Inadequate fluid intake in older individuals is a predictor of increased levels of acute constipation.[73,74] Those consuming the least amount of fluid have more than twice the frequency of constipation as those drinking the most. In one trial, researchers compared the utility of carbonated mineral water in reducing functional indigestion and constipation scores to tap water in individuals with functional dyspepsia.[75] When comparing carbonated mineral water to tap water, participants reported improvements in subjective gastric symptoms. Still, there were no significant improvements in gastric or intestinal function. The authors indicate it is impossible to determine to what degree the mineral content of the two water’s contributed to perceived symptom relief. The mineral water contained more significant levels of magnesium and calcium than the tap water. The available evidence suggests that increased fluid intake should only be indicated in individuals in an underhydrated state.[69,71]

Significant water loss can occur through the gastrointestinal tract, which can be of great concern in the very young. In developing countries, diarrheal diseases are a leading cause of death in children, resulting in approximately 1.5–2.5 million deaths per year.[76] Diarrheal illness results in a reduction in body water and potentially lethal electrolyte imbalances. Mortality in such cases can often be prevented with appropriate oral rehydration therapy. Simple dilute solutions of salt and sugar in water can replace fluid lost by diarrhea. Many consider the application of oral rehydration therapy to be one of the significant public health developments of the last century.[77]

Kidney function

As noted above, the kidneys are crucial in regulating plasma, water balance, blood pressure, and removing waste(excess) from the body. Water metabolism by the kidney can be classified into regulated and obligate. Water regulation is hormonally mediated to maintain a tight plasma concentration range (between 275 and 290 mOsm/kg). Increases in plasma concentration and activation of osmoreceptors (intracellular) and baroreceptors (extracellular) stimulate the hypothalamic release of arginine vasopressin (AVP). AVP acts at the kidney to decrease urine volume and promote water retention, and the urine becomes hypertonic*. With decreased plasma concentration, vasopressin release is inhibited, and the kidney increases hypotonic urinary output.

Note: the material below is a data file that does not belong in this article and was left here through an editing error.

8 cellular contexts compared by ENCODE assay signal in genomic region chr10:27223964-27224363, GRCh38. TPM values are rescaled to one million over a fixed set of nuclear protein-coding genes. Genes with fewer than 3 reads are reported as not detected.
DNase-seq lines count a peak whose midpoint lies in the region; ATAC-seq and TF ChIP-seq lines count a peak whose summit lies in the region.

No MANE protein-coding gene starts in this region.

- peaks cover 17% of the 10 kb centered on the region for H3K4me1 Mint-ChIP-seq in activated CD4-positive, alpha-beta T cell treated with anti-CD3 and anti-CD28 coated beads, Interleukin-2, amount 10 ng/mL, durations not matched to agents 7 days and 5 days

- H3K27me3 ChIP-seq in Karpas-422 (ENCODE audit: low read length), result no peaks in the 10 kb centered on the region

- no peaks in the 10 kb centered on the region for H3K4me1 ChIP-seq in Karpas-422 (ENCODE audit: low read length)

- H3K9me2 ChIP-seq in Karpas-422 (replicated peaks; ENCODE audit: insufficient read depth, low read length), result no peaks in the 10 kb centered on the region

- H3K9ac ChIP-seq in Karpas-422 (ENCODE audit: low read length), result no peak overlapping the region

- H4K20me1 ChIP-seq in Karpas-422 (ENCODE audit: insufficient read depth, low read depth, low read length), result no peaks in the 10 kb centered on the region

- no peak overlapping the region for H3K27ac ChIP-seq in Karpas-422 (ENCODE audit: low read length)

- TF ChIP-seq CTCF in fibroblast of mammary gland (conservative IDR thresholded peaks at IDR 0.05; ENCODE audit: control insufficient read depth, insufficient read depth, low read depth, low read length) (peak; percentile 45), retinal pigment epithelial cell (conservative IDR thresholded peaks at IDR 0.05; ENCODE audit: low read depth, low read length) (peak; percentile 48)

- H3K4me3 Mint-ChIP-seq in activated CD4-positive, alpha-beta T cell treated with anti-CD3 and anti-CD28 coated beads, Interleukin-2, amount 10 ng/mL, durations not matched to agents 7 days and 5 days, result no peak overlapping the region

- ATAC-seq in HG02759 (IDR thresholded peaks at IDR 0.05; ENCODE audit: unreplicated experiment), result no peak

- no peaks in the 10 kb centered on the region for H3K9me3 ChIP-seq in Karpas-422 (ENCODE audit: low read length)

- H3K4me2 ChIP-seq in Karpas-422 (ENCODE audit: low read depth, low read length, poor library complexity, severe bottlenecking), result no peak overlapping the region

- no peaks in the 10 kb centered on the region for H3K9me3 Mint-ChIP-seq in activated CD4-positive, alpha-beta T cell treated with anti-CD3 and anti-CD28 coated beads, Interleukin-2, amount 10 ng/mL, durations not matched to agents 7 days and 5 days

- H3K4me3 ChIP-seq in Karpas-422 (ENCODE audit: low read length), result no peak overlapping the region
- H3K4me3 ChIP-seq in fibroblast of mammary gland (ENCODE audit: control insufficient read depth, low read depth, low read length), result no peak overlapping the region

hy·per·ton·ic – /ˌhīpərˈtänik/ – adjective

  1. [BIOLOGY] having a higher osmotic pressure than a particular fluid, typically a body fluid or intracellular fluid.

In addition to regulating fluid balance, the kidneys require water to filter excesses from the bloodstream to be excreted via urine. Water excretion via the kidney removes solutes from the blood. A minimum obligate urine volume is required to remove the solute load with a maximum output volume of 1 L/h.[78] This required volume is not fixed but is dependent upon the amount of metabolic solutes(components) to be excreted and levels of AVP.

The ability to both concentrate and dilute urine decreases with age.[79,-81] Under typical conditions, a urine volume of 1.5 to 2.0 L/day would be sufficient to clear a solute load of 900 to 1,200 mOsm/day in an average adult. During water conservation and the presence of AVP, this obligate volume can decrease to 0.75–1.0 L/day, and during maximal diuresis, up to 20 L/day can be required to remove the same solute load.[78,–81] In cases of water loading, if the volume of water ingested cannot be compensated for with urine output, having overloaded the kidney’s maximal output rate, an individual can enter a hyponatremic state. A condition where sodium levels in the blood are lower than usual.

Heart function and hemodynamic response